• Start small and expand on basis of results
  • 9. Current (worldwide) opportunities for RCNs
    • Supporting decentralisation gaps
    • Filling institutional void and underfunded governmental agencies
    • Sector coordination trend
    • Networking hype
    • Fame of learning alliances
    • KM, learning & sharing favours
    • Information overload vs. crowd-sourcing (web 2.0)
    • Linkages established with various actors
  • 10. Opportunities for RiPPLE as a RCN
    • Good RiPPLE visibility / recognition
    • Strong network
    • Experience with LPA approach
    • Excellent skills in RO and backstopping
      • RO on facilitation and networking
      • ODI on research and policy processes
      • IRC on learning, sharing, coordination work
    • Neutral facilitator profile (FLoWS etc.)
    • Demand by other actors (see next)
  • 11. Opportunities for RiPPLE as a RCN (2): demands Who’s talking Focus Partner institutions Approach UNICEF Sector documentation & info sharing NGO platforms WASH prog comms strategy SWAP support Incremental Website MoWR research dept. S&H, policy, strategy, technology KIM centre, WASH coord. Committee, MoWr / MoH Integration W/Health High quality / reliable DfID (M. Harvey) Info flows nat’l/regional TVET MoWR WB (research)? Universities Regional WSP M&E, CB, evidence-based info, woreda focus MoWr HIP Participatory Process doc, knowledge flow, implement.
  • 12. Opportunities for RiPPLE as a RCN (3): demands Who’s talking Focus Partner institutions Approach Water Action WASH/ educ/ environment Coordination MoWR Feasibility study, regional pilot, P.D. IDR / AAU CB in A/R, data harmonisation MoWR/MoAgr Unis / K instit. WASH coord off. International & sub-regional Millennium Hyg/San Movement Sector coordin. Health ext. Prog support WASH coord off. RC on HIV (MoH) Regional Developing libraries Plan Ethiopia Information / documentation on WASH MoWR, CRDA’s WSF, WAE, WaSH mov’t Free / open Internet-based Build on existing RiPPLE/WAE/WASH movt KM, info-sharing, coordination MoWr data centre, HAPCO, Ital coop, WaSH movt, PfWS, 40MchUni Incremental, website, regional/woreda-friendly
  • 13. Any question?
  • 14. Knowledge Value Chain Assess Knowledge needs Available Knowledge Develop K knowledge Share Knowledge Use Knowledge Evaluate Knowledge Knowledge Management Process in water and San&Hyg sector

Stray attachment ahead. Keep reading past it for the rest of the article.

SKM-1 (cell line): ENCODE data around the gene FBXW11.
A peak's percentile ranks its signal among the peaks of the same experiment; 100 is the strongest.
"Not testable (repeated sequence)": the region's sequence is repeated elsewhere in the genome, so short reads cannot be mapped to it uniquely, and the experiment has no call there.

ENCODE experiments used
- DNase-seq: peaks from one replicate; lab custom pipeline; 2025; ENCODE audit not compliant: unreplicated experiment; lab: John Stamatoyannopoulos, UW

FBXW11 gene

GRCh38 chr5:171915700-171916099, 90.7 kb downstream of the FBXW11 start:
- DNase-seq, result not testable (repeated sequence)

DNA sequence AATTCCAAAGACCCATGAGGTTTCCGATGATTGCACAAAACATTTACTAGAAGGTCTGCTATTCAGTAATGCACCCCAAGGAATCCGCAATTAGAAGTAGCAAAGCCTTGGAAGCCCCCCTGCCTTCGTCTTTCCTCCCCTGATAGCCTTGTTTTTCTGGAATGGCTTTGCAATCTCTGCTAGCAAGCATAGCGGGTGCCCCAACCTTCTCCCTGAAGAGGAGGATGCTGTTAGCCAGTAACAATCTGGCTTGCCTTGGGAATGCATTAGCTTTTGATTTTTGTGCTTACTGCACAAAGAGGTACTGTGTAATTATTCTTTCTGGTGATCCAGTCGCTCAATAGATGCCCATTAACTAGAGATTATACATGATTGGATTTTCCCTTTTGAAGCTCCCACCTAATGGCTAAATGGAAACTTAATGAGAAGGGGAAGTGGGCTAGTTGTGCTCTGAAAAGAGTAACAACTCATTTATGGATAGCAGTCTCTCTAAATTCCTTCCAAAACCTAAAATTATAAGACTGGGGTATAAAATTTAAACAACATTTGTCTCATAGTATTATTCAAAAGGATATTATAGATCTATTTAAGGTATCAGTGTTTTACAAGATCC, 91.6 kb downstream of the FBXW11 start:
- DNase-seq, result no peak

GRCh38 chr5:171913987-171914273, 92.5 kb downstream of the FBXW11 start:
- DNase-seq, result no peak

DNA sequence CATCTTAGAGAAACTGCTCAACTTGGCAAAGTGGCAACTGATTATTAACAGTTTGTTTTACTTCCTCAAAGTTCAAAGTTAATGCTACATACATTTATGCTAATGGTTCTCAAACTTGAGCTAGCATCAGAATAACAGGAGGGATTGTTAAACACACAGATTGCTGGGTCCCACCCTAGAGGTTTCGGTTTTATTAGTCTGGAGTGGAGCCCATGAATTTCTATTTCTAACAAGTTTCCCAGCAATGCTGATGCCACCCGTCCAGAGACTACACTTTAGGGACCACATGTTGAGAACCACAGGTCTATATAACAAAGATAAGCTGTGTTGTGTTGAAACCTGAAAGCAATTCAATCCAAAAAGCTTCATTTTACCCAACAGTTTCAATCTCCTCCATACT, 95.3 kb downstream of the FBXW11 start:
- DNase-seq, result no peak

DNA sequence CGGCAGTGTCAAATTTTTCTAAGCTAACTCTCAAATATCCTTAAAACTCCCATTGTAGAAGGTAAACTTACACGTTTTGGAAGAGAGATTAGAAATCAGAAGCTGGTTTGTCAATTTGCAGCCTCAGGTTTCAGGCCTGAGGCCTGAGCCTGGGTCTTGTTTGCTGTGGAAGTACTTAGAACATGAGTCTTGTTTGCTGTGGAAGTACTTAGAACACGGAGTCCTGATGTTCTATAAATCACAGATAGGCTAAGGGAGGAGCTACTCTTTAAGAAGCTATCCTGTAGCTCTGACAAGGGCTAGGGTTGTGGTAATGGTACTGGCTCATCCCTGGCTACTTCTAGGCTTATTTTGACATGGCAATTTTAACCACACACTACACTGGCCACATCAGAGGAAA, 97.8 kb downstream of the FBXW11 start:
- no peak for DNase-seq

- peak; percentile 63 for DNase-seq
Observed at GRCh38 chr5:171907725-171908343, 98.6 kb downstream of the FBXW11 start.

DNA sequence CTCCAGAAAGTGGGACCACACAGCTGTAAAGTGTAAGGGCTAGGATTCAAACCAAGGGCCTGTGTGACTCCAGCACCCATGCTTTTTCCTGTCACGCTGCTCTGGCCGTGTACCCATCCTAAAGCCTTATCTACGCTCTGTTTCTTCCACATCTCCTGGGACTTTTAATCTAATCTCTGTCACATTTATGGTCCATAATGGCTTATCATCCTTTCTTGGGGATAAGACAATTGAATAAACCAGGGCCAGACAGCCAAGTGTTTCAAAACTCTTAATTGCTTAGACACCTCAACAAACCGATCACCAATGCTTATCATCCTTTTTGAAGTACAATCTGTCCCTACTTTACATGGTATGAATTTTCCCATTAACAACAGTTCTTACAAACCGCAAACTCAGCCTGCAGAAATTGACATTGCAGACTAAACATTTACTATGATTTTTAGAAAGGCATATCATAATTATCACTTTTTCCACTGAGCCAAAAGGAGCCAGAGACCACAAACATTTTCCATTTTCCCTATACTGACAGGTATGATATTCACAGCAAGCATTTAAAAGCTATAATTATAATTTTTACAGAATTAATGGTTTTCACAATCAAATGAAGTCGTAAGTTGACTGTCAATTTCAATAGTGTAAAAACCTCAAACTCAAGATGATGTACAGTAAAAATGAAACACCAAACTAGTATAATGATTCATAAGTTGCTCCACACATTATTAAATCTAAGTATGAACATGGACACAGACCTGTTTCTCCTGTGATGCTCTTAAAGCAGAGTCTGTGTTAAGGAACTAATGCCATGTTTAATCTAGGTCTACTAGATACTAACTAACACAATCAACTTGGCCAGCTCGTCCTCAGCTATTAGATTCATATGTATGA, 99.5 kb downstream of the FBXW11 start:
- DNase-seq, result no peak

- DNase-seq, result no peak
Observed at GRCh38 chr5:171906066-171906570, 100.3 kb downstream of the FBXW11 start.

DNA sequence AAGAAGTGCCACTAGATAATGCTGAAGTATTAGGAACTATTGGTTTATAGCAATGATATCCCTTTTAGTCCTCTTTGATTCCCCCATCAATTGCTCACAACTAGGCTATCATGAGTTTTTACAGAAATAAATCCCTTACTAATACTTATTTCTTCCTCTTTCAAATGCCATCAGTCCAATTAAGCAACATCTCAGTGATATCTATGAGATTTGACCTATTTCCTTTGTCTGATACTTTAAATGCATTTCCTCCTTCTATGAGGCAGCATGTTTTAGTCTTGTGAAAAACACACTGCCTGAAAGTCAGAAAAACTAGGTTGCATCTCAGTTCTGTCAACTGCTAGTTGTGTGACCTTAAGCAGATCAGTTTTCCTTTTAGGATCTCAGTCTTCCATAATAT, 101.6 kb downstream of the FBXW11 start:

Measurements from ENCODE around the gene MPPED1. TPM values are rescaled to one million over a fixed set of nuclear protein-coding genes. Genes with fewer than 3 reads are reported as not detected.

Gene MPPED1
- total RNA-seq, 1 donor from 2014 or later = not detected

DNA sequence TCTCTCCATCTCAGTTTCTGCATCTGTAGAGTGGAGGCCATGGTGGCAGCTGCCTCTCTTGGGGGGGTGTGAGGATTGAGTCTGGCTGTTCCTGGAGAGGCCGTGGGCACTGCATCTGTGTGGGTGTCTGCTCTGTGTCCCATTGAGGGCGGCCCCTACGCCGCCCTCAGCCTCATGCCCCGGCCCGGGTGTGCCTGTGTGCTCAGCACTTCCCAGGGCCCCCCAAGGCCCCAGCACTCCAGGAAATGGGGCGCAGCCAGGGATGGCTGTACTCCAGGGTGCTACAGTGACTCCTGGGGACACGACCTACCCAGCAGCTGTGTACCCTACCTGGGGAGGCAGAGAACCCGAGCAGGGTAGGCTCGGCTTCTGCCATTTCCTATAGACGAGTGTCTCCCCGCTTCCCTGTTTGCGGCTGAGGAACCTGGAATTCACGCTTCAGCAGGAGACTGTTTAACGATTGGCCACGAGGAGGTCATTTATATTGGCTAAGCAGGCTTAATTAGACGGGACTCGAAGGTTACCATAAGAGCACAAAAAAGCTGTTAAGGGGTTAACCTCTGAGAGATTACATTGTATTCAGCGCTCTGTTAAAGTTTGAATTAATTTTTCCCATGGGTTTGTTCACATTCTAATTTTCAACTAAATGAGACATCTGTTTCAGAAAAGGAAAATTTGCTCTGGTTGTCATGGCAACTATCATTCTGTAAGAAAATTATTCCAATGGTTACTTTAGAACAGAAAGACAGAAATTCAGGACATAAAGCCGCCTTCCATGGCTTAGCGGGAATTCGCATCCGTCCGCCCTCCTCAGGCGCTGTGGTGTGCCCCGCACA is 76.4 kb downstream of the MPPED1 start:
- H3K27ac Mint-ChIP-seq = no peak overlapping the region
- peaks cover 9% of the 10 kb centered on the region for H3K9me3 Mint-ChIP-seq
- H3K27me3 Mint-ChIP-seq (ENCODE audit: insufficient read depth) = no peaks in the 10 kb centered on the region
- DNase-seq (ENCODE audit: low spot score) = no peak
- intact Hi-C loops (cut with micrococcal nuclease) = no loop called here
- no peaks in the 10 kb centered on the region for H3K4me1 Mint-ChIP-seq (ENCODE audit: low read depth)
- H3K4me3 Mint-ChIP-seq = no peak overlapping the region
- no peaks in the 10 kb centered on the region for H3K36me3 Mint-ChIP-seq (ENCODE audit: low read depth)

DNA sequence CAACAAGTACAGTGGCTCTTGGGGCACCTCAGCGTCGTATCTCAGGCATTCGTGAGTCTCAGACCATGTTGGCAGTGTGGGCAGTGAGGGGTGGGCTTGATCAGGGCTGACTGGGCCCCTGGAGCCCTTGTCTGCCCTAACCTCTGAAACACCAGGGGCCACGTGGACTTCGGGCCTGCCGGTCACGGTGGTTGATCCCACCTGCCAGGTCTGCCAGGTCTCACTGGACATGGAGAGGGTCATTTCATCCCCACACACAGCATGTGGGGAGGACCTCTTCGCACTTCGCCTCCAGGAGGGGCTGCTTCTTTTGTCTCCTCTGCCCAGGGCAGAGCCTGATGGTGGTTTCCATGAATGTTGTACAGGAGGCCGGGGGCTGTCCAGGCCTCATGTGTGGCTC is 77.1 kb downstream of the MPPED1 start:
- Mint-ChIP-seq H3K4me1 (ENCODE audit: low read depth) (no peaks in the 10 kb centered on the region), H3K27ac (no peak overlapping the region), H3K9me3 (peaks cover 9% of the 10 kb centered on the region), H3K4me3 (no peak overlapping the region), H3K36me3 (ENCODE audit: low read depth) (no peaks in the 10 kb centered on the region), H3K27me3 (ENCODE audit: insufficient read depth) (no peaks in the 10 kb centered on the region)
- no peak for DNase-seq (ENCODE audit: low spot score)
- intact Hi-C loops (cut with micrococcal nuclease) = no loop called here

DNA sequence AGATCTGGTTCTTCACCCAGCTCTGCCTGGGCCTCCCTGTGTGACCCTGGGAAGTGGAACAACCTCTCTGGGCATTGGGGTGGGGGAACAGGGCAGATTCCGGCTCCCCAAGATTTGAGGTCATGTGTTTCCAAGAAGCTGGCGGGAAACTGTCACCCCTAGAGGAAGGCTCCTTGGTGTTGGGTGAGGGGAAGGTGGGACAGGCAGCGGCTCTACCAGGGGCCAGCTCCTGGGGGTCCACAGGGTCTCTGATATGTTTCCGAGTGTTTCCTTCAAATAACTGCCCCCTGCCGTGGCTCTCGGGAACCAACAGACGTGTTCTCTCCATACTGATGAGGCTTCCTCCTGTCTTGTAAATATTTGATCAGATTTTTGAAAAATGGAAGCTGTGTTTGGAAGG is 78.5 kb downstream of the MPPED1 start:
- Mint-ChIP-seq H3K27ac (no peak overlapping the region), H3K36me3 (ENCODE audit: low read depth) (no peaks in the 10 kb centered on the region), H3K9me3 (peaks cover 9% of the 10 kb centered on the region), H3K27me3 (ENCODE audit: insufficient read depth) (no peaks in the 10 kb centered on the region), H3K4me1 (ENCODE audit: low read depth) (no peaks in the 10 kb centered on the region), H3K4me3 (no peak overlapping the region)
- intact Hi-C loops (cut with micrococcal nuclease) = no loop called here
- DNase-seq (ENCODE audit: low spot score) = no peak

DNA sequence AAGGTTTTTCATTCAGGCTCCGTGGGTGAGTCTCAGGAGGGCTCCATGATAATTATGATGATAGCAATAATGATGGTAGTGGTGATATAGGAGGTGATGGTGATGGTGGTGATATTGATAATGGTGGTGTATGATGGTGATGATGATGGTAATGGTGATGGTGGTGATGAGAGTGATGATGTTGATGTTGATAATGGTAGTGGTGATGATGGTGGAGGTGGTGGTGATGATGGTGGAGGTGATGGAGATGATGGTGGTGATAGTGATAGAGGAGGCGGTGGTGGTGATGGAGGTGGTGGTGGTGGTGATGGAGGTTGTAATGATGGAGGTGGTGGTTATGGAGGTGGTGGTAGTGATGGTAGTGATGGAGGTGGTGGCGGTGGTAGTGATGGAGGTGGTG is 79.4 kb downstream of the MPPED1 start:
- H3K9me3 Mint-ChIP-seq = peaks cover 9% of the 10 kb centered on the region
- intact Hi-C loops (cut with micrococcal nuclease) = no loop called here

• 15. L’exemple du Ghana RCN
    • Cinq années de développement
    • Les produits du passé :
      • Site web
      • Pages bleues
      • Plaidoyer pour la gestion du savoir
    • Les services du présent :
      • Evénements et plaidoyer
      • Bulletin d’information
      • « Briefing notes »
      • Services SMS en considération
      • Recherche de fonds pour la gestion du savoir
    • Ingrédients du succès ?
  • 16. L’exemple du Water Information Network (WIN)
    • Un réseau d’organisa-
    • tions travaillant sur la
    • gouvernance locale
    • de l’eau
    • Les produits :
      • Un site web
      • Des pages bleues
      • Des visites d’échange
      • Un calendrier d’événements,
      • Des ateliers et forums de réflexion
      • De nombreuses publications
    • Les défis : Dans le cadre de la décentralisation, garder le cap ou redéfinir un nouveau cap ?
  • 17. L’exemple du RCN Nepal
    • Un réseau de 6 organisations (dont ICRC,
    • WaterAid, ENPHO etc.) depuis 2002
    • MoU, ateliers, formations...
    • Des activités et produits variés:
      • Un guide des acteurs du secteur
      • Un manuel de pièces détachées
      • Des posters
      • Un site web ( )
    • Un passé houleux
    • Un nouveau départ en 2008 !
  • 18. L’exemple de RAS-HON
    • RAS-HON (Red de Agua y Saneamiento Honduras) réseau national de 70 organisations (publiques, ONG, privées et bailleurs de fonds)
    • Dispose de chapitres locaux
    • Une de ses 3 stratégies : promouvoir la gestion du savoir et les bonnes pratiques
  • 19. Cycle de la connaissance Identification des besoins de connaissances: Explicites et implicites Identification de l’offre & existence de savoir & compétences Connecter l’offre et la demande Développement de nouvelles connaissances Développement de produits & services d’information Dissémination des informations Facilitation et promotion de l’usage de l’information Suivi / contrôle de l’utilisation des connaissances Organisation et promotion du réseau L’exemple de RAS-HON